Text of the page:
2022 Swedish election For Members

What have the Sweden Democrats proved in four years of municipal rule?

Richard Orange
Richard Orange - [email protected]
What have the Sweden Democrats proved in four years of municipal rule?
Louise Erixon, the SD mayor of Sölvesborg makes her speech introducing the party's leader (and her ex partner) Jimmie Åkesson. Photo: Johan Nilsson / TT

On a visit to Sölvesborg, the showcase municipality the Sweden Democrats have led for the last four years, Richard Orange found surprisingly few angry, disappointed, or dissatisfied citizens.


Perhaps the perfect summer weather has put them all in an upbeat mood, but people in the small and charming Swedish city of Sölvesborg in Blekinge, do not seem to have found the last four years of life under a Sweden Democrat mayor particularly traumatic. 

"As a small businessman and even as a citizen, I can say that it is exactly the same as it was before," declares a mechanic, hands coated in grease, as he fiddles with an old trailer down one of the coastal city's many cobbled streets.

"There's a lot of moaning. Before, the Sweden Democrats were in opposition, which meant that everything the Social Democrats did was wrong, and now the red bloc is in opposition, which means that everything the Sweden Democrats do is wrong. There's no difference." 


For Suzanne Karlsson, who runs a health food shop in the main central square, the security guards the Sweden Democrats have hired to patrol the city's streets are an improvement, but she's disappointed at the decision to take down the rainbow pride flag from its place outside the municipality offices. 

Even at the election hut for the Left Party in the town's main square, the activists grudgingly concede that nothing has gone catastrophically wrong. 

"In a municipality, there are no disagreements on most issues," explains Willy Söderdahl, the party's leading municipal councillor. "In Sölvesborg council, we think the same thing on about 80 percent, 90 percent of issues, and in schools and healthcare, there are rules from the government, so there's nothing that we decide."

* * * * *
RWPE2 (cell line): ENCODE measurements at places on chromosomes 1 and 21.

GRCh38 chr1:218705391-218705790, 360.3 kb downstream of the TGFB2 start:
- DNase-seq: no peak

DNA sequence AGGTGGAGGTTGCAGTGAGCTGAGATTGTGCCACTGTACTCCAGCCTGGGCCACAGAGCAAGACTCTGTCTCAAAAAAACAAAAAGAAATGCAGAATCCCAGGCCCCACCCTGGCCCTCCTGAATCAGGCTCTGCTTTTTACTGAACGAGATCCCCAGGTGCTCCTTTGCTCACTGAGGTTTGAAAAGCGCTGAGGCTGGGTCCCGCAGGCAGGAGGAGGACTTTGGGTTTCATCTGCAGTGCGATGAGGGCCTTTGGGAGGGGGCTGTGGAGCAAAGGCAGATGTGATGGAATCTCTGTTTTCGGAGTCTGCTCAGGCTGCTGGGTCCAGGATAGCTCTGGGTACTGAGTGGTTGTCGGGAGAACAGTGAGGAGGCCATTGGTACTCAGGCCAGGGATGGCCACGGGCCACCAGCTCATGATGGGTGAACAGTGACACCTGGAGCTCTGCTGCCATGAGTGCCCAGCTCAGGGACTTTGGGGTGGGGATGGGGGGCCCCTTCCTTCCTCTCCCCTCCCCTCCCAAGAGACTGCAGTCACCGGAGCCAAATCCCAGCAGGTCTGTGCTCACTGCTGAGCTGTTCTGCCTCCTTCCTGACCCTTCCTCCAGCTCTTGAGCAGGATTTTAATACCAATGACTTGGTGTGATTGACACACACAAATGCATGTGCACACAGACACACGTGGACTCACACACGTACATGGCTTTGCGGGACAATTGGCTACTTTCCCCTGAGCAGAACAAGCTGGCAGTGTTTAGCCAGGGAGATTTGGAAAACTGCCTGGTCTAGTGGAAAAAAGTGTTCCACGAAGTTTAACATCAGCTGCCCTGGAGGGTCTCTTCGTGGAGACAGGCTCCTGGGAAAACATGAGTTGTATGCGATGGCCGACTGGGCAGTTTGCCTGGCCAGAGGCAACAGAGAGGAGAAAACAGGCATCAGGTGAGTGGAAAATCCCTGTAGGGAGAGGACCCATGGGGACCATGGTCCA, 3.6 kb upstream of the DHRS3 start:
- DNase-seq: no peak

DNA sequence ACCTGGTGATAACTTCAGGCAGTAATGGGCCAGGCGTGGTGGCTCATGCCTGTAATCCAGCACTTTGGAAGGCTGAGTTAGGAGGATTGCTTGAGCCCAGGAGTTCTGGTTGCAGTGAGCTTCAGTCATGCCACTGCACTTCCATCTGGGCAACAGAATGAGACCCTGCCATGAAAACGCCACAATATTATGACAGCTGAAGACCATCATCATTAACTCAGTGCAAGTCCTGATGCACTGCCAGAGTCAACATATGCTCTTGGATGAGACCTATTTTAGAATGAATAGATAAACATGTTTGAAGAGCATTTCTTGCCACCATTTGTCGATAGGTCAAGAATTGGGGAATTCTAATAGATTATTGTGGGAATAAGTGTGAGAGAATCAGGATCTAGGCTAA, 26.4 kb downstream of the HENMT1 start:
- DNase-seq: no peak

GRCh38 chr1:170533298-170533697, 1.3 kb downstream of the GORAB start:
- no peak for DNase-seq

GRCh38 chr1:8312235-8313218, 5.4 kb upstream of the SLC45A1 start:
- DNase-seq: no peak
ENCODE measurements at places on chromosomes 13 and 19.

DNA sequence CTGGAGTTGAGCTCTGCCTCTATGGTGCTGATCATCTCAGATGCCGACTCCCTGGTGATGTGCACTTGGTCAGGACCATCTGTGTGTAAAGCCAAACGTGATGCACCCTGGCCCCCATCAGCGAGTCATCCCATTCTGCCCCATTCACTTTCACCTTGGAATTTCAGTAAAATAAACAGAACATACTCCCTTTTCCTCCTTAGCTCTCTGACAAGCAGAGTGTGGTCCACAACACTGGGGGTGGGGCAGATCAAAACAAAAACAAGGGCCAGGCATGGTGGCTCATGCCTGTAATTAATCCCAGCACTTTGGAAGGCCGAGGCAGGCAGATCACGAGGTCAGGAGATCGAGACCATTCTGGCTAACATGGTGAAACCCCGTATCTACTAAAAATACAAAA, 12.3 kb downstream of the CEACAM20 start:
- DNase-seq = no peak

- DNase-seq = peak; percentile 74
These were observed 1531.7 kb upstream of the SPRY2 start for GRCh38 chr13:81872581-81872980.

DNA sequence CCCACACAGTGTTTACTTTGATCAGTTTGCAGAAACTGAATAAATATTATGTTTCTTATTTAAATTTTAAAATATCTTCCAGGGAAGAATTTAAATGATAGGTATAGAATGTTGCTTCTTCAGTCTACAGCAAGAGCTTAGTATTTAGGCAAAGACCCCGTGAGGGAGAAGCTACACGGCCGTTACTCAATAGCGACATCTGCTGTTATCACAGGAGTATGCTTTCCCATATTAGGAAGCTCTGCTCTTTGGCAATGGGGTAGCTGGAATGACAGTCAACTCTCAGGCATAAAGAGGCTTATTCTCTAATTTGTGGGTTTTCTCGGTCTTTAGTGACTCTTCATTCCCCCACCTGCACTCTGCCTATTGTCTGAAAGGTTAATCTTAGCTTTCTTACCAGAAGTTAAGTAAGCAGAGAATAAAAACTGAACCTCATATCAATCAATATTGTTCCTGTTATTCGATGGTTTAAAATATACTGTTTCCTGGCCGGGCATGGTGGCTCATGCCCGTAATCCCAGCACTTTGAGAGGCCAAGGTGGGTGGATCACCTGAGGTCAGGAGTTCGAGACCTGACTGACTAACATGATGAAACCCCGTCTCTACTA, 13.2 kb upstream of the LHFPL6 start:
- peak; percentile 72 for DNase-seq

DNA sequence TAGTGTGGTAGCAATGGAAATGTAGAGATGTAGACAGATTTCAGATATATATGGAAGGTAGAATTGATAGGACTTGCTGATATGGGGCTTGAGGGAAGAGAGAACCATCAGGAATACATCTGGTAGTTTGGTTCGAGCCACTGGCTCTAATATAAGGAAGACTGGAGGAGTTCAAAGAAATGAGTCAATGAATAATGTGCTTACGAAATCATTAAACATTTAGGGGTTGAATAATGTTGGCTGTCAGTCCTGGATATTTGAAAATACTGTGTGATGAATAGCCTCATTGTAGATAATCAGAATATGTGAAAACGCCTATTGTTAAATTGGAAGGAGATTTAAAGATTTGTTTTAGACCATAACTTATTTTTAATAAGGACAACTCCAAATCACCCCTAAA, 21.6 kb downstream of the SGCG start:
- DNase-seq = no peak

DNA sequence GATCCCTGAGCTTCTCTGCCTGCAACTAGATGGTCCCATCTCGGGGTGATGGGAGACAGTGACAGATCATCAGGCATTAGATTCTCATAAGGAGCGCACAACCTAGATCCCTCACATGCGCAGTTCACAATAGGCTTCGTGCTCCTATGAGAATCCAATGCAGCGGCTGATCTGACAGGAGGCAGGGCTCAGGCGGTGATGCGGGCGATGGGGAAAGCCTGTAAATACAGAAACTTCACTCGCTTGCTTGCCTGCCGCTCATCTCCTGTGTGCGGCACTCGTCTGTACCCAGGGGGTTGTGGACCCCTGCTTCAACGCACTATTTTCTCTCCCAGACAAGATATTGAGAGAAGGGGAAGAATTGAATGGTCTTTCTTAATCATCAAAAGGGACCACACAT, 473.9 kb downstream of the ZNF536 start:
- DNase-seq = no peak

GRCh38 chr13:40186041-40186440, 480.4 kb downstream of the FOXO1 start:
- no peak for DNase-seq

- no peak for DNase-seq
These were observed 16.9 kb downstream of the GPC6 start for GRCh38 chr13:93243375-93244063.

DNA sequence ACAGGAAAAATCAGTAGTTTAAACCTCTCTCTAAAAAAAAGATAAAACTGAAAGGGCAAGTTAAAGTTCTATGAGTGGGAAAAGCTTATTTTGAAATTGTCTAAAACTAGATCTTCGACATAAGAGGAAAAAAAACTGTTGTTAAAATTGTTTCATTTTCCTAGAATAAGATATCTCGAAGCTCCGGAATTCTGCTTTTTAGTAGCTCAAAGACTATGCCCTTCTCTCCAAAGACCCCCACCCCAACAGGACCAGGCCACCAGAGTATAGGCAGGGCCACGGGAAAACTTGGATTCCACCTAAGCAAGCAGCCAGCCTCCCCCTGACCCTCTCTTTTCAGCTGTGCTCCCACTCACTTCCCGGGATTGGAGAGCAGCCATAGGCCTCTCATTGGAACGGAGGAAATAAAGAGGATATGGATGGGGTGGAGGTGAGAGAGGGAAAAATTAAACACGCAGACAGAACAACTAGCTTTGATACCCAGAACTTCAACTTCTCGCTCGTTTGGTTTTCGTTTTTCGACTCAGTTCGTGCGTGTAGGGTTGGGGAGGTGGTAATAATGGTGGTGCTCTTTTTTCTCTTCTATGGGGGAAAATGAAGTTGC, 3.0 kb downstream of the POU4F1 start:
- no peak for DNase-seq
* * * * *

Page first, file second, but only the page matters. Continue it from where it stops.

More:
When the Sweden Democrats won the mayoral position in a handful of municipalities in Sölvesborg in the region of Blekinge on Sweden's southeast coast, and in Hörby and Bromölla, and later Bjuv and Svalöv in neighbouring Skåne, many of the party's opponents hoped that chaos would ensue, or that the party would put off voters by driving through populist, and sometimes illegal policies. 

And the last four years have not been free of scandal. 

Cecilia Bladh in Zito at a press conference about a naked bathing scandal in Hörby. Photo: Johan Nilsson/TT

In Hörby, the Moderate Party has withdrawn from the ruling coalition, and the opposition councillors have called for the Sweden Democrat mayor, Cecilia Bladh in Zito, to resign after the Aftonbladet newspaper revealed that she had paid at least 2.5 million kronor in cash to building firms when renovating her house to help them avoid tax. 

This came after Stefan Borg, who was expected to take over as mayor after the election, had to stand down after reporters found a string of homophobic and racist posts he had made on social media. 

In Bromölla, next door to Sölvesborg, the Sweden Democrats gave up trying to control the municipality in January last year, after failing to overcome the opposition of other parties. 

And in Svalöv, the Sweden Democrat mayor, Teddy Nilsson, admitted to Sydsvenskan earlier this year that the party had not been able to implement a single one of the promises they had made before the 2018 election. 

READ ALSO: 'The Sweden Democrats are needed in government'



But in Sölvesborg, the home town of Sweden Democrat party leader Jimmie Åkesson, the party pulled out all the stops to make sure it succeeded, to make it a showcase for the party ahead of this year's election. 
For Louise Erixon, Sölvesborg's Sweden Democrat mayor, her party's period in office has been a rebuke to the people she denounced in a rousing speech last Saturday as the "professional opinion makers in Stockholm".